Heh, and now it's Blawg Review #43
with a Shakespearean theme...
Anyway, after taking a few years off, I went to law school with an upgraded Mac and started to use Boolean search for the first time via Westlaw and Lexis. I credit this early search training as the reason that many younger attorneys are so good at using today's search engines. One memory that sticks in my mind from the College of Law at WVU is seeing a pile of old electric typewriters piled in a corner of a room that were moved to make way for a new computer Westlaw lab. It was like a bunch of rotting dinosaurs in the corner. Next it was 1994 (second year of practice) when I watched as older lawyers and legal secretaries start using a "mouse" for the first time as everyone moved away from DOS. Having used a mouse for years as a Mac user—it was an interesting transition to watch. Next it was email and the Internet explosion. I recall AOL when it was black and white text based with no graphics. I signed on when they were touting we just passed the 50,000 user mark. Next it was listserves and now blogging.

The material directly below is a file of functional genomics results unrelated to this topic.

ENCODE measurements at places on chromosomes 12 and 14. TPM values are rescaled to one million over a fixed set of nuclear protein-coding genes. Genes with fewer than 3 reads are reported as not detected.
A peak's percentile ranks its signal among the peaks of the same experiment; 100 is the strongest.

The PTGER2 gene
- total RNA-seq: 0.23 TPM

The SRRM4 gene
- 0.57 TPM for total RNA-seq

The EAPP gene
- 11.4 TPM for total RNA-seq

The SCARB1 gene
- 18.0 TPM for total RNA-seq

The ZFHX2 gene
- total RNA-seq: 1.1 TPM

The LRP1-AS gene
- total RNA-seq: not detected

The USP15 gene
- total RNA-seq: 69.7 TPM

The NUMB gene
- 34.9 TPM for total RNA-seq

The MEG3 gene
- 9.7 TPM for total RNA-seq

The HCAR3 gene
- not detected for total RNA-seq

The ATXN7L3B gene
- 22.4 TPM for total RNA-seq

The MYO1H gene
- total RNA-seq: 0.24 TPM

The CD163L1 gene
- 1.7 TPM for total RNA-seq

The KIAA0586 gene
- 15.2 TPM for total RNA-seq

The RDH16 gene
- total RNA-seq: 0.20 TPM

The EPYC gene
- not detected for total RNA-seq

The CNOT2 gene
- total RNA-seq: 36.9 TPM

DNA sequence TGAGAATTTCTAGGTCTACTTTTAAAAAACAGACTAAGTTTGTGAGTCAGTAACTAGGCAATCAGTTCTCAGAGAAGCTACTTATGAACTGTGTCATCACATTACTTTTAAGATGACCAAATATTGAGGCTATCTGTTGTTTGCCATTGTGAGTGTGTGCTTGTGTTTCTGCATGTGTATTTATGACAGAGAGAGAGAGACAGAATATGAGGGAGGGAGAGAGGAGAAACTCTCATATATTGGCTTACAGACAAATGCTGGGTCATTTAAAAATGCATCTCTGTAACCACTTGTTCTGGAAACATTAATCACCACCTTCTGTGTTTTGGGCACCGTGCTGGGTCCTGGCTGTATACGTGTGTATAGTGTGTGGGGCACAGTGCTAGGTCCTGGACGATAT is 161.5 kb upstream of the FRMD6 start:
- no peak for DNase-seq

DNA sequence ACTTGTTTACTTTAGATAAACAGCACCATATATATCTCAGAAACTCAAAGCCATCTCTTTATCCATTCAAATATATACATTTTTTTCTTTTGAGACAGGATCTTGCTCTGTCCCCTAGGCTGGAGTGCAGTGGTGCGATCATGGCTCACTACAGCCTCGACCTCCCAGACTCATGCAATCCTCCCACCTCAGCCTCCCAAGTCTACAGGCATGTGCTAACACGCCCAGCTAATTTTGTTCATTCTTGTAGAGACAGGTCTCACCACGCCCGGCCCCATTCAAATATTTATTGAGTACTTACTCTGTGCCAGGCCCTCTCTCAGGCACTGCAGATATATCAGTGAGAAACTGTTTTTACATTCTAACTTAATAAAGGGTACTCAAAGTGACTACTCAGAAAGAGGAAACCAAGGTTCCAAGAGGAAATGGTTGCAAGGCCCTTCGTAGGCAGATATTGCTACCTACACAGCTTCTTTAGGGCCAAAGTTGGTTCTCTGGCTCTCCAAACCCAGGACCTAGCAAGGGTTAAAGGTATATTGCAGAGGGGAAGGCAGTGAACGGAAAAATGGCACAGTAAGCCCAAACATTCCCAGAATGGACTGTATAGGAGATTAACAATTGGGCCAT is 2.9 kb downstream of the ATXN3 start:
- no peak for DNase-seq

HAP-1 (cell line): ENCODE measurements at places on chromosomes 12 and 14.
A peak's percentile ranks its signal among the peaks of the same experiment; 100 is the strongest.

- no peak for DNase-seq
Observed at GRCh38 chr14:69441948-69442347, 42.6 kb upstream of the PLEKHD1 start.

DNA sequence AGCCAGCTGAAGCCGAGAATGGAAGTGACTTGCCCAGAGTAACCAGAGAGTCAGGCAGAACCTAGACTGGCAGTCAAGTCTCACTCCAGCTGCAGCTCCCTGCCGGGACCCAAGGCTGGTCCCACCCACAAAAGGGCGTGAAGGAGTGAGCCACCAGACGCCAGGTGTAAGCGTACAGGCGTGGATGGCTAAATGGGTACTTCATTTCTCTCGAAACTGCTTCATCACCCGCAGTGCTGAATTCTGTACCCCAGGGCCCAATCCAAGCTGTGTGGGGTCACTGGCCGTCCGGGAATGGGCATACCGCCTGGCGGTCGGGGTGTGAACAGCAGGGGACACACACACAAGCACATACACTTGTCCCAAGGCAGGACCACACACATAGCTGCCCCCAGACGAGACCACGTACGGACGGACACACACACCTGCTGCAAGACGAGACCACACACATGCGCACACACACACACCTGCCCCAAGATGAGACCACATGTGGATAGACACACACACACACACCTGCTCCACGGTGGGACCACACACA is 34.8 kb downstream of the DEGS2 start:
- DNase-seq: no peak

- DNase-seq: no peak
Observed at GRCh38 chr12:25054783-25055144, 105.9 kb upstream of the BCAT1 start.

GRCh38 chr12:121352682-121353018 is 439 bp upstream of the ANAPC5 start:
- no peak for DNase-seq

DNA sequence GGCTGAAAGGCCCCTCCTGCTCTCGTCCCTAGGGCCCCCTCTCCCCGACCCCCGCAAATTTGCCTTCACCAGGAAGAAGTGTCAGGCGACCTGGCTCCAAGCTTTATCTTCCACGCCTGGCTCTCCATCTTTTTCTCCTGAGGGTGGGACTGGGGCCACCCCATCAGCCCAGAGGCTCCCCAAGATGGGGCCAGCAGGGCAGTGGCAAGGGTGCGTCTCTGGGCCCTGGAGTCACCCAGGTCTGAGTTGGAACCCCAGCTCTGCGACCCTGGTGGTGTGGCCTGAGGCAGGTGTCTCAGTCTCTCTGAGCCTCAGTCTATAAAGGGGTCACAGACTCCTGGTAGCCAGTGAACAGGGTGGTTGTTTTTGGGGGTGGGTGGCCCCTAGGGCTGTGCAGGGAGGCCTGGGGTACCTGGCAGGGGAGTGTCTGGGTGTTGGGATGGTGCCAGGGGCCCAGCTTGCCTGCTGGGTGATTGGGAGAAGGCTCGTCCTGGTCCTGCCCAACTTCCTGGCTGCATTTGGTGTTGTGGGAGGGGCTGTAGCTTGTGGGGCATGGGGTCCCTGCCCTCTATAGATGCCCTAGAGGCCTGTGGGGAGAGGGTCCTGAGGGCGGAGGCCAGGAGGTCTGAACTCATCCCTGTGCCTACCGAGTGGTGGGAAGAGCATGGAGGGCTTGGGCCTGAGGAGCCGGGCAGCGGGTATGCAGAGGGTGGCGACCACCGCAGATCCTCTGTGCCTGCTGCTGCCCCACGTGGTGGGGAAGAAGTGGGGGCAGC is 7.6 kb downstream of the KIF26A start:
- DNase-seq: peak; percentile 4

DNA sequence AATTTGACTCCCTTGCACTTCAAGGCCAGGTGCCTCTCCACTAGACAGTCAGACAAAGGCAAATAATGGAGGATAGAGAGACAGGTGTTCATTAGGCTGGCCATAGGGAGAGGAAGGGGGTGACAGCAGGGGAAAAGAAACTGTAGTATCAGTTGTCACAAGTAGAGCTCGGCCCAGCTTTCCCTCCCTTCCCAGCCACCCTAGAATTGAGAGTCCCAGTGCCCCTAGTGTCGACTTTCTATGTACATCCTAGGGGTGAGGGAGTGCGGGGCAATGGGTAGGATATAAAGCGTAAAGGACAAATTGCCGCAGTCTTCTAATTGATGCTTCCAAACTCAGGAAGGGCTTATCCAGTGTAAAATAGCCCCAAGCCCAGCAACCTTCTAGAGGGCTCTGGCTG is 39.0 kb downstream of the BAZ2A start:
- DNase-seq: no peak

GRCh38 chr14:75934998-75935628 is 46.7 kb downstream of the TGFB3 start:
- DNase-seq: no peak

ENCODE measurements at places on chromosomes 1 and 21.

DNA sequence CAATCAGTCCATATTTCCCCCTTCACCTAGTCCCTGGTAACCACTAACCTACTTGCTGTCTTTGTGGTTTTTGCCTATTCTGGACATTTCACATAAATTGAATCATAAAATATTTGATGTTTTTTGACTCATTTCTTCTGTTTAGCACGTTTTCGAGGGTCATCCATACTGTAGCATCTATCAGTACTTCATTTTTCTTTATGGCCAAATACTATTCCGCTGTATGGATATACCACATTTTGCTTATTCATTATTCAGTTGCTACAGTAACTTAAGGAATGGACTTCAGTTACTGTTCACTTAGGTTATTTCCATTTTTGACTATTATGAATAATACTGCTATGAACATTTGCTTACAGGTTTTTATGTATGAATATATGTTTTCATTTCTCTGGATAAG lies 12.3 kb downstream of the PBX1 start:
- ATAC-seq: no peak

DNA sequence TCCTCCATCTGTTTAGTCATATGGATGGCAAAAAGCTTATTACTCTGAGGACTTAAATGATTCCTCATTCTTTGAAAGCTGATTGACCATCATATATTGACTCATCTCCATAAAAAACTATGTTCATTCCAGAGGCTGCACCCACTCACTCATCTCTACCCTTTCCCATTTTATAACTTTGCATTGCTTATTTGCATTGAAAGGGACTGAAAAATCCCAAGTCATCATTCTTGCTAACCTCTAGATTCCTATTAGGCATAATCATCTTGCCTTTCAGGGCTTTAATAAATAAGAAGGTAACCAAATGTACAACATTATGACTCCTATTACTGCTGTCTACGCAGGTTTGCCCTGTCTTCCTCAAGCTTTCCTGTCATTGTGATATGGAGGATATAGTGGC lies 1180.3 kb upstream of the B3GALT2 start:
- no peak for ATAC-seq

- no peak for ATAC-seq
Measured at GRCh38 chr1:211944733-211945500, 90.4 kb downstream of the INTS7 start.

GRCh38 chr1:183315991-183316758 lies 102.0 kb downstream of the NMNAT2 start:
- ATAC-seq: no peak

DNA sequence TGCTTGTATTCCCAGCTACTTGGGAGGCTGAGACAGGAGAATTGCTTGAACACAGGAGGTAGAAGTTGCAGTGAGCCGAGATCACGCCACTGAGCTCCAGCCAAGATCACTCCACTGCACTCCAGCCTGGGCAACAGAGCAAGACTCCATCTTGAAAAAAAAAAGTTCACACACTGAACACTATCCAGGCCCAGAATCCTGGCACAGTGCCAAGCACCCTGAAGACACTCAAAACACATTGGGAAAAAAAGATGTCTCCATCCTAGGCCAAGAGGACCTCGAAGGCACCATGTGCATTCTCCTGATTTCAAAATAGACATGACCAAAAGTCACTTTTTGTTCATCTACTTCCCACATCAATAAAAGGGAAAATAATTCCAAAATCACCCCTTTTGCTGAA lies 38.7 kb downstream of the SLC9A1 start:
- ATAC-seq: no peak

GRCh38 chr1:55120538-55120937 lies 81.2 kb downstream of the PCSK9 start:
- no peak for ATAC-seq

What got you into blogging, yourself?
As I reflect on what first attracted me to start blogging back in July 2004—I can't really recall what got me started. I suspect I read something about starting your own blog and gave Blogger a whirl. I've enjoyed the contacts and world that I have found through the blogging network—it certainly has helped to allow me to stay up-to-date on a variety of topics.
I notice that when you first set up your law blog you were back and forth deciding whether to use the title Health Care Law Blog, or Blawg. What do you think about the head cases around here debating neologisms like that?